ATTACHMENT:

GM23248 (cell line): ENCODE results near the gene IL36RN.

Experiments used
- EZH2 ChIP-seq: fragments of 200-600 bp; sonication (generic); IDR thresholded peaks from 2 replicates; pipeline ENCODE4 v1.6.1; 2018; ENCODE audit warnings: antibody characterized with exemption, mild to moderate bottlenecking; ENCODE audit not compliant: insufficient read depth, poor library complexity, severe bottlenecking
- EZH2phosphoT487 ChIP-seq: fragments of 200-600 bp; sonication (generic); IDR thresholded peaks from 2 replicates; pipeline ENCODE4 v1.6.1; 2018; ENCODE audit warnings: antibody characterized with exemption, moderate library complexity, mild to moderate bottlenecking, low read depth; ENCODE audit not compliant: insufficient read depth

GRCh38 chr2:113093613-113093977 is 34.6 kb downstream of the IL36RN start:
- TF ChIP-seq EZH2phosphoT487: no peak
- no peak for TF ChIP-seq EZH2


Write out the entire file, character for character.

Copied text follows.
GM23248 (cell line): ENCODE results near the gene IL36RN.

Experiments used
- EZH2 ChIP-seq: fragments of 200-600 bp; sonication (generic); IDR thresholded peaks from 2 replicates; pipeline ENCODE4 v1.6.1; 2018; ENCODE audit warnings: antibody characterized with exemption, mild to moderate bottlenecking; ENCODE audit not compliant: insufficient read depth, poor library complexity, severe bottlenecking
- EZH2phosphoT487 ChIP-seq: fragments of 200-600 bp; sonication (generic); IDR thresholded peaks from 2 replicates; pipeline ENCODE4 v1.6.1; 2018; ENCODE audit warnings: antibody characterized with exemption, moderate library complexity, mild to moderate bottlenecking, low read depth; ENCODE audit not compliant: insufficient read depth

GRCh38 chr2:113093613-113093977 is 34.6 kb downstream of the IL36RN start:
- TF ChIP-seq EZH2phosphoT487: no peak
- no peak for TF ChIP-seq EZH2